link/ether c6:09:43:48:66:a8 brd ff:ff:ff:ff:ff:ff
home@linux-ijy7:~> ip route
192.168.2.0/24 dev eth0 proto kernel scope link src 192.168.2.103 metric 1
192.168.2.0/24 dev wlan0 proto kernel scope link src 192.168.2.102 metric 2
127.0.0.0/8 dev lo scope link
default via 192.168.2.1 dev eth0 proto static
home@linux-ijy7:~> cat /etc/resolv.conf

/etc/resolv.conf file autogenerated by netconfig!

Before you change this file manually, consider to define the

static DNS configuration using the following variables in the

/etc/sysconfig/network/config file:

NETCONFIG_DNS_STATIC_SEARCHLIST

NETCONFIG_DNS_STATIC_SERVERS

NETCONFIG_DNS_FORWARDER

or disable DNS configuration updates via netconfig by setting:

NETCONFIG_DNS_POLICY=’’

See also the netconfig(8) manual page and other documentation.

Note: Manual change of this file disables netconfig too, but

may get lost when this file contains comments or empty lines

only, the netconfig settings are same with settings in this

file and in case of a “netconfig update -f” call.

Please remove (at least) this line when you modify the file!

search cfl.rr.com
nameserver 192.168.1.254
home@linux-ijy7:~>

The only way I have tested the connection is by opening firefox. or trying to run a update. I do have internet on the windows side of things. The local ip adress for the router is 192.168.2.1, and it is set to automatic DHCP with DHCP server enabled. all other machines through this router have access to the internet. Is there a similar command in linux to “ping” a website like you can in window cmd window?

Yes. Just use the ping command. For example:

ping google.com

Another thing to try is telnet:

telnet google.com 80

no success yet. still get Server not found from fire fox and also from the system update thing in the system tray. tried manual settings and DHCP.
telnet google.com 80 returned an server not found error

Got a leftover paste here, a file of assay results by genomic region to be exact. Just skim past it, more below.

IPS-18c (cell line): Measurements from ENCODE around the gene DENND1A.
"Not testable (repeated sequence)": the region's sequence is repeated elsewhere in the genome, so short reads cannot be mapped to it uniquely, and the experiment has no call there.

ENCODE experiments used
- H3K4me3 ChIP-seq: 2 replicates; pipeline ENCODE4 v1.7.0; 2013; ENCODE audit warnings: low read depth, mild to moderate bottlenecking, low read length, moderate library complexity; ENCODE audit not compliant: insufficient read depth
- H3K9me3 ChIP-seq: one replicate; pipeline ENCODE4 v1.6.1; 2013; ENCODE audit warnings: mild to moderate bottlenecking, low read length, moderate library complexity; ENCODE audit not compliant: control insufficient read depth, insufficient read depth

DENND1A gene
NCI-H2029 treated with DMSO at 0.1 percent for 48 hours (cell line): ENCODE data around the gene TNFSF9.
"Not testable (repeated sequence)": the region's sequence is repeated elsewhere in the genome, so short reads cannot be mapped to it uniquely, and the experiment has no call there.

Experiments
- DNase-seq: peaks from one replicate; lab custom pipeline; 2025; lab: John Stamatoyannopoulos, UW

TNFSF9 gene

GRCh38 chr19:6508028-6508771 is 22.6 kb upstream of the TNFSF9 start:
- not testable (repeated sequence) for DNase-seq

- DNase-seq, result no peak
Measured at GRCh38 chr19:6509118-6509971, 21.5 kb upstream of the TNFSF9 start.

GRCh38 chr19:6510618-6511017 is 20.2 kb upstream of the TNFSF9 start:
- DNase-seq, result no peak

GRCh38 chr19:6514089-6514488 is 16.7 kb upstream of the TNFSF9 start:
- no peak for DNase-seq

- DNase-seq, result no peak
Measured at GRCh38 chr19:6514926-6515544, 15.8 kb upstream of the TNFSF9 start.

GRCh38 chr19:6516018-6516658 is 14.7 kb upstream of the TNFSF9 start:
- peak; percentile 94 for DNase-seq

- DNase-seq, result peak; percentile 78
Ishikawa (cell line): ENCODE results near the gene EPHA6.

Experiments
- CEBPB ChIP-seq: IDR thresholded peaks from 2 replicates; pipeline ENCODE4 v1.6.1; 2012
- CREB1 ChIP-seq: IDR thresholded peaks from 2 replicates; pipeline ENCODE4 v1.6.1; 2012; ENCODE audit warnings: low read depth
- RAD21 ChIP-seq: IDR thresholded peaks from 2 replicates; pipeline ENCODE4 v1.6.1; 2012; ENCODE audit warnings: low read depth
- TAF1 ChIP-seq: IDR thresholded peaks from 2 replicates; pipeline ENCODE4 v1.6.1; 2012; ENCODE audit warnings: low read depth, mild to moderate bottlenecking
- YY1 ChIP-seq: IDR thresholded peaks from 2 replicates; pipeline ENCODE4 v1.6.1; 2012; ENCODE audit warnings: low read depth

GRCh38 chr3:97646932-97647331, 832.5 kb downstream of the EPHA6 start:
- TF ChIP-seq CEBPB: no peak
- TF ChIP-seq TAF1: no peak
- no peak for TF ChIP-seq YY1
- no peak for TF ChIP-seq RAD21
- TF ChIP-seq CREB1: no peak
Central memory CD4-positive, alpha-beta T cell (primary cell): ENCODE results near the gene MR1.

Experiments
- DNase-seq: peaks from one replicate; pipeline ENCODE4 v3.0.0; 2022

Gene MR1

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swerdna probably answered it best. Don’t be on the same network with two
IPs simultaneously. For now, disable your wireless to prevent confusion
on the system.

Also, with regard to the questions asked about pinging and answered by
ah7013, those were the other commands I posted previously.

Good luck.

On 10/30/2010 07:36 PM, ah7013 wrote:
>
> rpm429;2246334 Wrote:
>> The only way I have tested the connection is by opening firefox. or
>> triing to run a update. Is there a similar command in linux to “ping” a
>> website like you can in window cmd window?
>
> Yes. Just use the ping command. For example:
>
> Code:
> --------------------
> ping google.com
> --------------------
>
>
> Another thing to try is telnet:
>
> Code:
> --------------------
> telnet google.com 80
> --------------------
>
>
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While several people are ddiscussiong with you how to identify and solve yourproblem, I want to suggest you something to make your posts better understandable for your readers.
Please use the Advanced button below and them when you have copied/pasted computer text in your post, select it and yout the # button in the toolbar. This will put CODE tags around your computer text and preserve all formatting. E.g:

boven:~ # cat /etc/resolv.conf
### /etc/resolv.conf file autogenerated by netconfig!
#
# Before you change this file manually, consider to define the
# static DNS configuration using the following variables in the